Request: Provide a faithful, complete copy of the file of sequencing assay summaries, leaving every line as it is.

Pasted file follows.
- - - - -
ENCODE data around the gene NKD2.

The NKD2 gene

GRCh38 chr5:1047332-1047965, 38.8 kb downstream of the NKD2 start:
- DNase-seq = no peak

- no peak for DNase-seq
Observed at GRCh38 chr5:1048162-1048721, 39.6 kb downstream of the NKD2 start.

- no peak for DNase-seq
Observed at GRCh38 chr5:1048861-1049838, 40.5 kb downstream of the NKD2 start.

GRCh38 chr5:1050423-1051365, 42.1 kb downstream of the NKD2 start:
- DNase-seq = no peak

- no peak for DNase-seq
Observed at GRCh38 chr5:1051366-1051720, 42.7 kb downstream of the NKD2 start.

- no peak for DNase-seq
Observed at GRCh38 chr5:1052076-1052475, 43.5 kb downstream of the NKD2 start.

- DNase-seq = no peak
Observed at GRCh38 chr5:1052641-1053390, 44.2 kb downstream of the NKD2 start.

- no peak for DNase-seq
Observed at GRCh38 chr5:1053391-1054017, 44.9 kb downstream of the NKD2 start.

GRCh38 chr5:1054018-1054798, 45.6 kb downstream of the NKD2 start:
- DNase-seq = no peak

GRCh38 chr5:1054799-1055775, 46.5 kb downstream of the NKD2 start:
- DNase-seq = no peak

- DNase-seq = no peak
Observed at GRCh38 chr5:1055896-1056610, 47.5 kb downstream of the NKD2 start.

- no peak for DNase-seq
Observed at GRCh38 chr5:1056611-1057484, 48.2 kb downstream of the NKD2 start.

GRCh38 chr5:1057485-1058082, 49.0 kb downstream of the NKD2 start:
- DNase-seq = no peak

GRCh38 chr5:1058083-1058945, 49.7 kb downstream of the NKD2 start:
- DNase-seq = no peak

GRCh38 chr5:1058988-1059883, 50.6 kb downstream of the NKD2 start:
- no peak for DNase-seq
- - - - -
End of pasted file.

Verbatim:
ENCODE data around the gene NKD2.

The NKD2 gene

GRCh38 chr5:1047332-1047965, 38.8 kb downstream of the NKD2 start:
- DNase-seq = no peak

- no peak for DNase-seq
Observed at GRCh38 chr5:1048162-1048721, 39.6 kb downstream of the NKD2 start.

- no peak for DNase-seq
Observed at GRCh38 chr5:1048861-1049838, 40.5 kb downstream of the NKD2 start.

GRCh38 chr5:1050423-1051365, 42.1 kb downstream of the NKD2 start:
- DNase-seq = no peak

- no peak for DNase-seq
Observed at GRCh38 chr5:1051366-1051720, 42.7 kb downstream of the NKD2 start.

- no peak for DNase-seq
Observed at GRCh38 chr5:1052076-1052475, 43.5 kb downstream of the NKD2 start.

- DNase-seq = no peak
Observed at GRCh38 chr5:1052641-1053390, 44.2 kb downstream of the NKD2 start.

- no peak for DNase-seq
Observed at GRCh38 chr5:1053391-1054017, 44.9 kb downstream of the NKD2 start.

GRCh38 chr5:1054018-1054798, 45.6 kb downstream of the NKD2 start:
- DNase-seq = no peak

GRCh38 chr5:1054799-1055775, 46.5 kb downstream of the NKD2 start:
- DNase-seq = no peak

- DNase-seq = no peak
Observed at GRCh38 chr5:1055896-1056610, 47.5 kb downstream of the NKD2 start.

- no peak for DNase-seq
Observed at GRCh38 chr5:1056611-1057484, 48.2 kb downstream of the NKD2 start.

GRCh38 chr5:1057485-1058082, 49.0 kb downstream of the NKD2 start:
- DNase-seq = no peak

GRCh38 chr5:1058083-1058945, 49.7 kb downstream of the NKD2 start:
- DNase-seq = no peak

GRCh38 chr5:1058988-1059883, 50.6 kb downstream of the NKD2 start:
- no peak for DNase-seq